Sen. Bennett lauds Clinton's 'call to arms' for 2000

Sen. Robert Bennett praised
President Clinton’s speech, but warns that agencies must hunker down for the next 17

The chairman of the Senate’s year 2000 committee praised President Clinton for
speaking out on the date code issue but warned that the next coming months are critical.

“I think the president’s statement was a stirring call to arms,” said
Sen. Robert Bennett (R-Utah) in a speech this month at the National Press Club in
Washington. “As much as it hurts me, as a Republican, to have to say so, it was a
superb speech. He touched all of the right bases, sounded all of the right notes, and this
is a very, very welcome addition to the Y2K challenge.”

President Clinton early this month made his first speech on the year 2000 problem and
urged agencies to make the issue a priority [GCN, July 20, Page 78].

“We can't do this without a much higher level of awareness to get everybody
involved and get everybody going,” said Bennett, chairman of the Special Committee on
the Year 2000 Technology Problem.

More work needs to be done, he said, and that work has to be focused. “The only
reason I'm not Chicken Little yet is that we have 17 months in which to get from here to
there,” Bennett said.

“We have reached the point where we cannot solve the whole problem. That is very
clear. As a nation, as a government, we cannot get this problem solved. So what we have to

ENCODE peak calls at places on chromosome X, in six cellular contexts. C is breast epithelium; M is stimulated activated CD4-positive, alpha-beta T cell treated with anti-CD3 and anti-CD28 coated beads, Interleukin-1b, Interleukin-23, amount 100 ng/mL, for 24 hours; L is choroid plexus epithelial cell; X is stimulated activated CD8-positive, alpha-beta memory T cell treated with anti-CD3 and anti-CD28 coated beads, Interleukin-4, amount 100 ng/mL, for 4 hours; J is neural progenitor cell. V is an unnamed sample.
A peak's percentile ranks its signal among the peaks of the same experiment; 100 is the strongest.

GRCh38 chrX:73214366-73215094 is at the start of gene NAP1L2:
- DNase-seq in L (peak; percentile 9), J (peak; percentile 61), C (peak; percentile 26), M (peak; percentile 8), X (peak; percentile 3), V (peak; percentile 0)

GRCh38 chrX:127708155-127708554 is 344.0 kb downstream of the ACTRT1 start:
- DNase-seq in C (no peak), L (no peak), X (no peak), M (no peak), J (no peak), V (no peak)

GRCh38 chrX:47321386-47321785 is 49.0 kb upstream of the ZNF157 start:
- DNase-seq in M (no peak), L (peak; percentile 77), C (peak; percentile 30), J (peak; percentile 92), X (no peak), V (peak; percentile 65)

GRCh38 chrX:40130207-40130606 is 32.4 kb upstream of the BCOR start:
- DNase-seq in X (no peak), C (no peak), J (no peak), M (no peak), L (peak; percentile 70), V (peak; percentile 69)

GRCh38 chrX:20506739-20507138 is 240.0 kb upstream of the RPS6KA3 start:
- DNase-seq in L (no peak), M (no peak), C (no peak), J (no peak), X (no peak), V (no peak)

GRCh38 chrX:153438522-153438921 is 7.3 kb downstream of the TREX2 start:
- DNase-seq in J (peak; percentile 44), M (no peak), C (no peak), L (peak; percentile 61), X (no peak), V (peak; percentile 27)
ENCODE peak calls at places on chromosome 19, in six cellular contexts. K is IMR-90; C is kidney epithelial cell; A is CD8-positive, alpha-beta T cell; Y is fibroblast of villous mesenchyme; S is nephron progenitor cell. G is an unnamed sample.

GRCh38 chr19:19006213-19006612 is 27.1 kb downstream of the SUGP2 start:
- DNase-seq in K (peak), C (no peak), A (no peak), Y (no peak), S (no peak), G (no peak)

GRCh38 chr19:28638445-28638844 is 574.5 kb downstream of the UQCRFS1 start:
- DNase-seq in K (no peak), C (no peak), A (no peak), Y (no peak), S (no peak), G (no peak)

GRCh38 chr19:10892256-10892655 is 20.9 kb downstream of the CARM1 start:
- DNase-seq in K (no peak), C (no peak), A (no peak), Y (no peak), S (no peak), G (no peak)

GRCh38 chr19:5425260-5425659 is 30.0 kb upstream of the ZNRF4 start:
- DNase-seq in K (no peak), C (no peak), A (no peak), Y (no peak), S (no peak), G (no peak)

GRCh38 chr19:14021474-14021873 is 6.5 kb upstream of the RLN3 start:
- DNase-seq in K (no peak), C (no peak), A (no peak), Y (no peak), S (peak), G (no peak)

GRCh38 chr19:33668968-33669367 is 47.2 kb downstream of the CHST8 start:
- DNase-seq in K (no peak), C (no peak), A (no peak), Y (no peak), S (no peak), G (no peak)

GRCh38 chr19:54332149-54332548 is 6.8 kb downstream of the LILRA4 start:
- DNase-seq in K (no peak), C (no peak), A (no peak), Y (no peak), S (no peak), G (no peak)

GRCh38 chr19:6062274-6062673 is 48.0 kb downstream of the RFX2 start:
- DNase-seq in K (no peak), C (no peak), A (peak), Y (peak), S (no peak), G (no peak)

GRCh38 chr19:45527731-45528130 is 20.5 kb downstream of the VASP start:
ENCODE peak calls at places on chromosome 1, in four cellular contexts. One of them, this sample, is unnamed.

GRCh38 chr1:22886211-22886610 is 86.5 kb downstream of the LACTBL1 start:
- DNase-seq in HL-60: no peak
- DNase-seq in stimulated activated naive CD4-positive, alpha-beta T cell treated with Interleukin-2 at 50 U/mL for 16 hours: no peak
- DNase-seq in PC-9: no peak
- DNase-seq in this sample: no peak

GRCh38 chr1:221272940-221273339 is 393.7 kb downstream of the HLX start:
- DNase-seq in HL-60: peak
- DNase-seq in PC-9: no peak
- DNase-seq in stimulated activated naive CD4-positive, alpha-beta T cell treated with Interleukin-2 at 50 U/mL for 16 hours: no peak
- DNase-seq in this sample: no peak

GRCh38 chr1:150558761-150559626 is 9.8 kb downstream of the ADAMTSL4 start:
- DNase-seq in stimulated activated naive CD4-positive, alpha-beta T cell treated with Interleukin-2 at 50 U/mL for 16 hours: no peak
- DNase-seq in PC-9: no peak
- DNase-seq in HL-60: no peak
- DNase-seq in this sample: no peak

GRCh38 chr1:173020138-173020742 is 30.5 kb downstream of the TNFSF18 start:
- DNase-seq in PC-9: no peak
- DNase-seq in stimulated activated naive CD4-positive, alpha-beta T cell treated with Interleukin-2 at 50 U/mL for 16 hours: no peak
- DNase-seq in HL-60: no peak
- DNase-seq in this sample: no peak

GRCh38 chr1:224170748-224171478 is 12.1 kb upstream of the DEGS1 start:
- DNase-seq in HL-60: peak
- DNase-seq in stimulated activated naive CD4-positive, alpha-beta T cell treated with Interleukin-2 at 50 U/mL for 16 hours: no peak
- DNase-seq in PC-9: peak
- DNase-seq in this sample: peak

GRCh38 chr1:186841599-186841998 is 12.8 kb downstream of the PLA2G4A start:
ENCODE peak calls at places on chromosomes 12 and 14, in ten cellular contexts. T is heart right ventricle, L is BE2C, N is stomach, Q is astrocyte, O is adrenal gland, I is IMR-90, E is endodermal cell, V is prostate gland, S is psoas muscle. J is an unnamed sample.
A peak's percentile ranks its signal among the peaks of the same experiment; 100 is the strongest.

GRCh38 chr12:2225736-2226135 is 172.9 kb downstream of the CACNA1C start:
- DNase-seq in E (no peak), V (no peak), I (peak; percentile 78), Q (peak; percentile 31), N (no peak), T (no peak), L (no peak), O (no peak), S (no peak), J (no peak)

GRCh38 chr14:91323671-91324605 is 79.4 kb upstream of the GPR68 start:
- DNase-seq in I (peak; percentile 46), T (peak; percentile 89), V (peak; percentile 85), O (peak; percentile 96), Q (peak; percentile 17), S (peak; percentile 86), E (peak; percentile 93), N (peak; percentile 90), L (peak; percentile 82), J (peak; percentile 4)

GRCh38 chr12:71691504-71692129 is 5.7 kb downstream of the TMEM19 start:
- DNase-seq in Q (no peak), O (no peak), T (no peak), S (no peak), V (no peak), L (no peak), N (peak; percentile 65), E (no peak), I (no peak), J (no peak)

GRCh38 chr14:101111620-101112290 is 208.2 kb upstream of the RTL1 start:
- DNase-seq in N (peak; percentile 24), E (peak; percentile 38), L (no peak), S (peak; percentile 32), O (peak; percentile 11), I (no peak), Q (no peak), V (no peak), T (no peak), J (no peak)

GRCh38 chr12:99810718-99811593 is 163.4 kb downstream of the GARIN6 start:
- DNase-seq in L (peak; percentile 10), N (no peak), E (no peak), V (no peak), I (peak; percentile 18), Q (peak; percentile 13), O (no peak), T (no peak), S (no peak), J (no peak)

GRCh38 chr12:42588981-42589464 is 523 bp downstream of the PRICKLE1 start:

do is start making priority choices,” Bennett said. “We have to do triage and
say, ‘We will allow these systems to die because these [other] system are absolutely
critical for us.’ ”

The involvement of an organization's leadership is what makes the difference in how an
agency handles year 2000 fixes, he said. “The best way to make sure that your
computer problems don’t get solved is for the [chief executive officer] to ignore
them,” he said.

Bennett’s concerns are similar to those of Rep. Steve Horn
(R-Calif.)—chairman of the House Y2K Task Force—the General Accounting Office
and the Office of Management and Budget. The concerns focus on the IRS, Health Care
Finance Administration and Defense Department.

“Do I think the Defense Department will fall apart? No. But I’m glad we're
not engaged in a major war when this hits because the Defense Department will have serious
challenges,” he said.

One of the biggest concerns at DOD is that the systems will work, but will be masking
problems. Whole databases could become suspect, Bennett said.

Systems that run health care programs are also a big concern to federal officials. If
systems at HCFA fail, for instance, hospitals and health care companies might not receive
Medicaid reimbursements. Some companies could go bankrupt if that happens, officials said.

Bennett praised the Social Security Administration for its year 2000 progress.

“I tell people I have a very easy and direct way to solve the Y2K problem; it is
to start in 1994. And the Social Security System did,” he said.  


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